• We are supporting only Servers, Desktop support will have a seperate SCCM 2012. Out current sccm 2007 environment also has us seperate from desktop.  Desktop uses alot more site roles than we do, need different client settings and I didn't want to weigh down our server with more clients and all of the site roles, we don't currently use.  I was hoping to limit traffic between sites.

    Charlotte 1573 clients (Primary Site)

    San Diego 1158 clients (secondary site)

    Texas 585 clients and growing (secondary site or just DP point?)

    With these numbers, I would think SQL database would be on a seperate server in Charlotte.

    Secondary site with SQL Express or full SQL?

    Asset Intelligence synchronization point        Maybe, but currently not used in 2007
    Application Catalog website point - If deploying applications to users      NO

    Endpoint Protection point - if using Endpoint Protection YES (currently useing Mcafee)
    Enrollment point - if supporting mobile Devices     NO
    Enrollment proxy point - if supporting mobile Devices     NO
    Windows Intune connector - if supporting mobile Devices   NO
    Out of band service point - if using Intel vPro chip set and Intel AMT    YES
    State migration point - if using OSD (save user settings)  YES, needed for servers?

    Secondary site is good if you need to control upwards traffic or have a local MP and/or SUP... If possible, use DPs instead.
    From Kent Agerlunds new Book "SCCM 2012 - Mastering the fundamentals" he recommends installing a secondary site at remote locations if one of the following statements is true:

    - The Remote locations have more than 500 and fewer than 5000 clients
    - you need to compress traffic going to the site
    - you need to control the upward flowing traffic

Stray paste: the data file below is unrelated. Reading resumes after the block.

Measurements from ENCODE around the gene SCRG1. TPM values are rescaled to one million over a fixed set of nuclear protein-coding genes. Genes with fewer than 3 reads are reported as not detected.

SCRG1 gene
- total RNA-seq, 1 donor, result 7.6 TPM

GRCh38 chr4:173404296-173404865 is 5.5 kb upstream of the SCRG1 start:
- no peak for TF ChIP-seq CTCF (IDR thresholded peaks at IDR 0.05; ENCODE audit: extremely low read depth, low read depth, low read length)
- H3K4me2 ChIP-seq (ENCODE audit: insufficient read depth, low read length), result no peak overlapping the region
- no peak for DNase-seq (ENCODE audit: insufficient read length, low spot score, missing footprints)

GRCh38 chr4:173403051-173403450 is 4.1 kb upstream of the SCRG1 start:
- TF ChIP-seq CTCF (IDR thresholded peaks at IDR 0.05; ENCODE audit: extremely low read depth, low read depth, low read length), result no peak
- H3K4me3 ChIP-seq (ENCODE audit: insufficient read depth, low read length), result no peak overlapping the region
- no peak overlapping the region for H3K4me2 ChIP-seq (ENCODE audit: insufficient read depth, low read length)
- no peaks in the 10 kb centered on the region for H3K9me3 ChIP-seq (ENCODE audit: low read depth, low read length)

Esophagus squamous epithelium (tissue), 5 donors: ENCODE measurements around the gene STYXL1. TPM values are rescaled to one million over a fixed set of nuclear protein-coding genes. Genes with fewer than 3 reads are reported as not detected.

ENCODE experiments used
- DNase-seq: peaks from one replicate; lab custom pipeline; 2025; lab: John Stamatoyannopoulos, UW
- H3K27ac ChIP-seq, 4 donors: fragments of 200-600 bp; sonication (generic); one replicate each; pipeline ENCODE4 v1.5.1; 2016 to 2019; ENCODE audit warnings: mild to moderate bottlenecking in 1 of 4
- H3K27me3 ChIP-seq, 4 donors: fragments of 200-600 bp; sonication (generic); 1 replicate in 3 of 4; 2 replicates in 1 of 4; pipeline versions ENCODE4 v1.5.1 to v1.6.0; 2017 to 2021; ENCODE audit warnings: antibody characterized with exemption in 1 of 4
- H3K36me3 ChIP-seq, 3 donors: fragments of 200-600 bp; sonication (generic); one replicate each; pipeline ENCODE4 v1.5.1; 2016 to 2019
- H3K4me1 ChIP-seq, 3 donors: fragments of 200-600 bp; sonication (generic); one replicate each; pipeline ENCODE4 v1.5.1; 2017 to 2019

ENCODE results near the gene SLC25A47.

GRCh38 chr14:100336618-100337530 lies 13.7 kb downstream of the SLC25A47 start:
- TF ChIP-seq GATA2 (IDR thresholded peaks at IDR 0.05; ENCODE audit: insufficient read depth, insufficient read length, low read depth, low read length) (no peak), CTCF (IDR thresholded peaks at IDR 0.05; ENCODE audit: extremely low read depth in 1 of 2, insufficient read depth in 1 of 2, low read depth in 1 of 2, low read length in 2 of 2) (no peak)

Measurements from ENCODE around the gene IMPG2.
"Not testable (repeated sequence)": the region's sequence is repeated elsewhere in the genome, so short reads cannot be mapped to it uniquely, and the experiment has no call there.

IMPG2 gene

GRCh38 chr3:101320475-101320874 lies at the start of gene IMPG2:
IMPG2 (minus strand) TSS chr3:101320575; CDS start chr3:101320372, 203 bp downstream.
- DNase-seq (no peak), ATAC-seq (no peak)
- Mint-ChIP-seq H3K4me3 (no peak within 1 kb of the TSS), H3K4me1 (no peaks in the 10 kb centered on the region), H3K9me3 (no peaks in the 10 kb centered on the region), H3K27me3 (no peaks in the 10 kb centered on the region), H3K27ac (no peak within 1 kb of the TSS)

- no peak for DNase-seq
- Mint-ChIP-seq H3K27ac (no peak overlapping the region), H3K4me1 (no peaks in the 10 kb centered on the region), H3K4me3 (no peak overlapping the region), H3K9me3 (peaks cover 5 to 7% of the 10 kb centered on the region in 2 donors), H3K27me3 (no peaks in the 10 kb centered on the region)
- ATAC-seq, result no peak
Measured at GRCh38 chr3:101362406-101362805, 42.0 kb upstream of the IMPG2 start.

- you need a local management point
    - you need a local SUP

    If there is any more information from me, please just ask.

    Thanks for your help,

    Mark

    Monday, September 16, 2013 2:17 PM
  • Hi Mark,

    With SCCM 2012, you can have different client settings for Workstations and Servers! Unlike 2007, you no longer need separate sites for that reason. Also, Role Based Administration is a great change that helps having workstations and servers in the same hierarchy, but managed by different groups.

    It's easier to manage one Hierarchy than two :)

    It's totally up to you to figure out if you want different hierarchies (in a lab). I would suggest finding reasons not to use the same hierarchy... Meaning that if you cannot find any, you should manage workstations and server on the same hierarchy.

    In my case, Servers and Workstations are managed by different groups, and I can separate most settings. There are only a few things that cannot be delegated, and they should be done by a Full Administrator.

    With the provided information, I would suggest (just a high level idea):

    Primary Site:

    - 1 primary site server with a local SQL Standard DB on the site server (no need for remote SQL unless the server hardware is limited). Relocate system roles to other systems before relocating SQL Server (unless if mandated).

    also, Endpoint Protection point on the Primary Site server

    ...I have 4,000 clients on my PS and my SQL is local (32GB RAM, 16 cores, VM)...

    - plus 1-2 additional site systems, with MP on each, DP on each

    - SUP and RSP on the primary site server (easier) or on a site system

    - FSP on one site system (not on the primary site server)

    If the PS is too busy, and you can't give it more resources, relocate system roles, add DB replica to the MP (there's a good blog from Kent/?), you can fine tune the number files for the DB (including the TempDB).

    Secondary Site for San Diego:

    - 1,158 systems justifies a secondary site with local SQL Express

    - MP and DP on the site server

    - SUP on the site server may be justified

    - State migration point if required

    Secondary Site for Texas:

    - 585 systems could justify a secondary site with local SQL Express, especially if growing

    - MP and DP on the site server

    - SUP on the site server may be justified?

    - State migration point if required